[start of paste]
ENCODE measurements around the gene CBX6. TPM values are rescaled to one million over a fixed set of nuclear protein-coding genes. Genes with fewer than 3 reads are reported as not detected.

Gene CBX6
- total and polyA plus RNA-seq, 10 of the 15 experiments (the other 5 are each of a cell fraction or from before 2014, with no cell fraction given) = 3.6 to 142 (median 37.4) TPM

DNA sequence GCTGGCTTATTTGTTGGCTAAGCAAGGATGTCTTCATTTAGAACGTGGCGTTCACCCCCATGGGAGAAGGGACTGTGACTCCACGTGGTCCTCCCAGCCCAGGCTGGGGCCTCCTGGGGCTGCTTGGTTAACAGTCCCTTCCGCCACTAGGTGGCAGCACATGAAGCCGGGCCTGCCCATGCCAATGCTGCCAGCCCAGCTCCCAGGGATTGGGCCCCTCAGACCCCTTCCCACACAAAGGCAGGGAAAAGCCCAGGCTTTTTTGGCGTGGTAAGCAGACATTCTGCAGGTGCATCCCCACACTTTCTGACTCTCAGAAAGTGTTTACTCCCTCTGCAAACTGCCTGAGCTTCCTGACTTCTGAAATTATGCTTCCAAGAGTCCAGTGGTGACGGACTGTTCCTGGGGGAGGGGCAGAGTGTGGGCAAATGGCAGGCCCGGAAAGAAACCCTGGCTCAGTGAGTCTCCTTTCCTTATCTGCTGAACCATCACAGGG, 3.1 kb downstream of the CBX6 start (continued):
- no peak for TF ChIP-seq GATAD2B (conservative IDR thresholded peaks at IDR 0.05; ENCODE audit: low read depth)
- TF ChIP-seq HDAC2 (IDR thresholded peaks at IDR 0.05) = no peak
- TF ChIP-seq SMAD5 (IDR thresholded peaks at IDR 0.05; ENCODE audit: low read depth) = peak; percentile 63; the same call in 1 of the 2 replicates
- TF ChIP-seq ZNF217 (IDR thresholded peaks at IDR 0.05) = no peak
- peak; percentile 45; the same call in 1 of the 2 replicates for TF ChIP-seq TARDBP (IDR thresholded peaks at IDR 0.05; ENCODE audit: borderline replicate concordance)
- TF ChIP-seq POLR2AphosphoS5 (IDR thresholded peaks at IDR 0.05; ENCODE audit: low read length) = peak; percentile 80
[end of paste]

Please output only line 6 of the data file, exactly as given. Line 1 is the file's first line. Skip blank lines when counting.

- TF ChIP-seq HDAC2 (IDR thresholded peaks at IDR 0.05) = no peak